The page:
Several positive macro-economic developments gave the Egyptian economy a boost in 2019.
In the FY 2018/19, which ended on June 30, real GDP growth was at 5.6%, up from 5.3% in the previous financial year, with the World Bank attributing the expansion to net exports.
Furthermore, the Egyptian pound strengthened against the dollar over the course of 2019, reaching $1:LE16.40 by mid-September 2019, before dipping below $1:LE16 in December.
Meanwhile, the figure for annual headline inflation was 7.1%, within the central bank’s target range of 9%, plus or minus three points.
Growth sectors included tourism, wholesale and retail, real estate and construction, and gas extractives. Levels of foreign direct investment (FDI) increased, but there are concerns that this is mainly focused on hydrocarbons.
Significant oil and gas discoveries in the eastern Mediterranean in March and July are set to reduce the import burden of the chemical and plastics industries through the development of downstream segments. However, some observers have warned that the discoveries could also exacerbate the predominance of hydrocarbons in the economy.
See also: The Report – Egypt 2019
Building on the legacy of reforms
These positive macroeconomic results come on the back of an extensive series of economic reforms.
Between 2015 and 2017 the Egyptian government, in collaboration with the World Bank, put into place a series of far-reaching reforms aimed at boosting the economy, creating jobs and achieving sustainable growth, especially in the energy sector.
Alongside this, in 2016 Egypt started a three-year, $12bn loan programme backed by the IMF. In August 2019 it received the sixth and final tranche of these funds.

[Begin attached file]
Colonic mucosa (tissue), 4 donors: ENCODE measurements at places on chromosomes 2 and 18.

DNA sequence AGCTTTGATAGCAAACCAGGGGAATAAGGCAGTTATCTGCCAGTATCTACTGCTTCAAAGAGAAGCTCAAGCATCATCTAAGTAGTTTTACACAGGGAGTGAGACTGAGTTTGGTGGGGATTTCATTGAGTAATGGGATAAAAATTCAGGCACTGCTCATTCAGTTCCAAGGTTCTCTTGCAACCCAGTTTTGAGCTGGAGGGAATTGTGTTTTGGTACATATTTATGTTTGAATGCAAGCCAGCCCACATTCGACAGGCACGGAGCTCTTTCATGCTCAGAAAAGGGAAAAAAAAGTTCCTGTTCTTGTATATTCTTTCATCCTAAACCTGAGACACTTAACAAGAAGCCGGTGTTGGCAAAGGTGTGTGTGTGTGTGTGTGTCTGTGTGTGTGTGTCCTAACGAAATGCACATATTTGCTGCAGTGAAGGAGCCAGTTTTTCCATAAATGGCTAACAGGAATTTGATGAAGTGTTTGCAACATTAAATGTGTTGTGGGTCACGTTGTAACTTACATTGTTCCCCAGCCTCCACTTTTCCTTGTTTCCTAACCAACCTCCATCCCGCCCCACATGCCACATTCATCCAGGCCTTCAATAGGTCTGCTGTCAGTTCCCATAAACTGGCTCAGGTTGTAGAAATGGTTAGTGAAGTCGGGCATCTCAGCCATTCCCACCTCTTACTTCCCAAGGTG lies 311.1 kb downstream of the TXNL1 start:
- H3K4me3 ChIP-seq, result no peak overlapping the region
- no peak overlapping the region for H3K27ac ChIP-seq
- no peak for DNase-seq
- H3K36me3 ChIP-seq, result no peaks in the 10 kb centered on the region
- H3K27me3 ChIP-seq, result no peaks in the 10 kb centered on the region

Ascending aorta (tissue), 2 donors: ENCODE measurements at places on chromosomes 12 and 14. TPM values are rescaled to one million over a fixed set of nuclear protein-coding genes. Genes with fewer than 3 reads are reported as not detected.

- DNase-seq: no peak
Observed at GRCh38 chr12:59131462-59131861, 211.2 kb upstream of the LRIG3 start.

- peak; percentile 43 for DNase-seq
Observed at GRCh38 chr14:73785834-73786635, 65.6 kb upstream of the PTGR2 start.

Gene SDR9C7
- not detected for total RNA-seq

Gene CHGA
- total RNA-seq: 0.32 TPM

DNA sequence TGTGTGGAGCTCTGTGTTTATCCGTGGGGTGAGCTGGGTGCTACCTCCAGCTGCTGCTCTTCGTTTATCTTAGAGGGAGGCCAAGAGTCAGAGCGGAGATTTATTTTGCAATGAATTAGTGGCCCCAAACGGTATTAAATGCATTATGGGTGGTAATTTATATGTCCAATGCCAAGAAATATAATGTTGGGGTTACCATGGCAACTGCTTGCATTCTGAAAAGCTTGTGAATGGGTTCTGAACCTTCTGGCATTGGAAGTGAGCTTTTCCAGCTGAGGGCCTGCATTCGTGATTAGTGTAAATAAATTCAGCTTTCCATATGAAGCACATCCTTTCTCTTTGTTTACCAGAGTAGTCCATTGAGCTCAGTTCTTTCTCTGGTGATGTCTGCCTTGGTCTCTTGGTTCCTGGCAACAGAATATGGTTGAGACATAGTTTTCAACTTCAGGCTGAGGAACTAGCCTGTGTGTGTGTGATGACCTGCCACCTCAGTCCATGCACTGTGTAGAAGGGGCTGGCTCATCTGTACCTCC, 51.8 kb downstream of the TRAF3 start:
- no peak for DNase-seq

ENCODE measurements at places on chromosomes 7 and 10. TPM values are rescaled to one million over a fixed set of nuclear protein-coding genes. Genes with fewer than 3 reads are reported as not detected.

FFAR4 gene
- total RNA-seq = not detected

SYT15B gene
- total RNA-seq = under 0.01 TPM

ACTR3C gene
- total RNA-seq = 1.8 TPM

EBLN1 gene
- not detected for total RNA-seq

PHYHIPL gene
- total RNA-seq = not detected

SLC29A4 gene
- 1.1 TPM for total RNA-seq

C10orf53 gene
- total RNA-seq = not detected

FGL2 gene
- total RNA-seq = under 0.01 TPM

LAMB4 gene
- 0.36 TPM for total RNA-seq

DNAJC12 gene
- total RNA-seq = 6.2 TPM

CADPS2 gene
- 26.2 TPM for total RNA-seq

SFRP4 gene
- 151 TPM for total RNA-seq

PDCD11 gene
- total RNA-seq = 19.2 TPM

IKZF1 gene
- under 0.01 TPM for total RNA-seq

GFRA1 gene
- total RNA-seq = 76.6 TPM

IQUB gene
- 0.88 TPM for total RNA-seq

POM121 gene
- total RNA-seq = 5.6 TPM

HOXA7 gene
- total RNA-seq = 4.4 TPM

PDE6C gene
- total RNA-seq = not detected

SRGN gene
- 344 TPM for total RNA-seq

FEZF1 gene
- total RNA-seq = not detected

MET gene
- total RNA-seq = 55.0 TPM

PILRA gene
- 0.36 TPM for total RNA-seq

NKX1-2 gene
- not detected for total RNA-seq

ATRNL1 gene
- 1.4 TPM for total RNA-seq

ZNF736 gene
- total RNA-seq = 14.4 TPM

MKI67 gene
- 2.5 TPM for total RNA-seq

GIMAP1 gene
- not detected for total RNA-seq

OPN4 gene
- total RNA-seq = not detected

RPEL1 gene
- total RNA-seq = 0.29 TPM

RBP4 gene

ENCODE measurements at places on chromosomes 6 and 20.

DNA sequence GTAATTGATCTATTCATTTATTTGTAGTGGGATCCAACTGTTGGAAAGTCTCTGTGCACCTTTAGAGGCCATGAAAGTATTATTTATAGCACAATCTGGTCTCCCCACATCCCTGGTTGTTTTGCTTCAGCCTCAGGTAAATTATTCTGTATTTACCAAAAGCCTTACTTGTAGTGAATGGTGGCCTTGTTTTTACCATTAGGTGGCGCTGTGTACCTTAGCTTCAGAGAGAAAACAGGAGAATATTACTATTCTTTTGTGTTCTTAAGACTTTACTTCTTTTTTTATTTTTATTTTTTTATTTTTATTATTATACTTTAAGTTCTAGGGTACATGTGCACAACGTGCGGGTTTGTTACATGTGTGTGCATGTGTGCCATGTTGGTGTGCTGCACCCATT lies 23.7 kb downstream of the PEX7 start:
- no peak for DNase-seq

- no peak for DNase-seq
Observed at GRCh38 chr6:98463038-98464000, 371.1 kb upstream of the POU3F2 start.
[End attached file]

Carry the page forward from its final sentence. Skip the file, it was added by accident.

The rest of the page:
The extended facility supported wide-ranging reforms and addressed inconsistent policies that had resulted in fiscal imbalances, as well as high inflation and public debt. Another target was dwindling foreign exchange reserves, a result of the fixed exchange rate between the Egyptian pound and the US dollar.
A key goal of the package was to make the economy more dynamic, inclusive and – above all – driven by the private sector. With this in mind, Egypt cut fuel subsidies, floated the currency and increased interest rates to limit associated inflation. Civil servants’ salaries were also targeted.
The benefits of the flotation began to be felt in 2019, with company profits reaching pre-floatation levels by the end of November.
One challenge that remains is the pressure that these reforms put on consumer spending as nominal wage growth fell below inflation between 2016 and 2018. Nevertheless, a high rate of population growth has meant that despite smaller basket sizes, most retailers have continued to see moderate growth.
Various legal changes have also had notable effects. Changes to the Income Tax Law boosted government revenues, while the investment environment has been strengthened by amendments to the Investment Law and the implementation of the Competition Law.
In addition, the industrial licensing regime has been streamlined, reducing the time it takes to obtain a license in low-risk industries by 80%.
Going forward into 2020
Moving into 2020, the focus will be continuing reforms on a sectorial level.
Egypt will continue moving ahead with plans to transform its renewable energy capacity, spearheaded by the development of a major solar power station in November.
Located in the Aswan Governorate in Upper Egypt, the 1.4-GW Benban Solar Park has attracted some $2bn in investment, with around 30 companies already establishing energy projects and commercial operations at the site. Meeting domestic power needs through renewable resources will free up oil and gas supplies to be used either for export or in other value-added industries.
Alongside this, greater emphasis on industries that are not as reliant on imported materials should accelerate growth in various manufacturing segments, among them ready-made garments and food and beverage manufacturing. Tourism is also set for further expansion.
However, while the macroeconomic environment has improved markedly, more work needs to be done on social conditions. In July the Central Agency for Public Mobilisation and Statistics released a report estimating 32.5% of Egyptians live below the poverty line. Looking to the future, it will be necessary to balance the needs of the substantial percentage of the population that lives below the poverty line with economic reforms.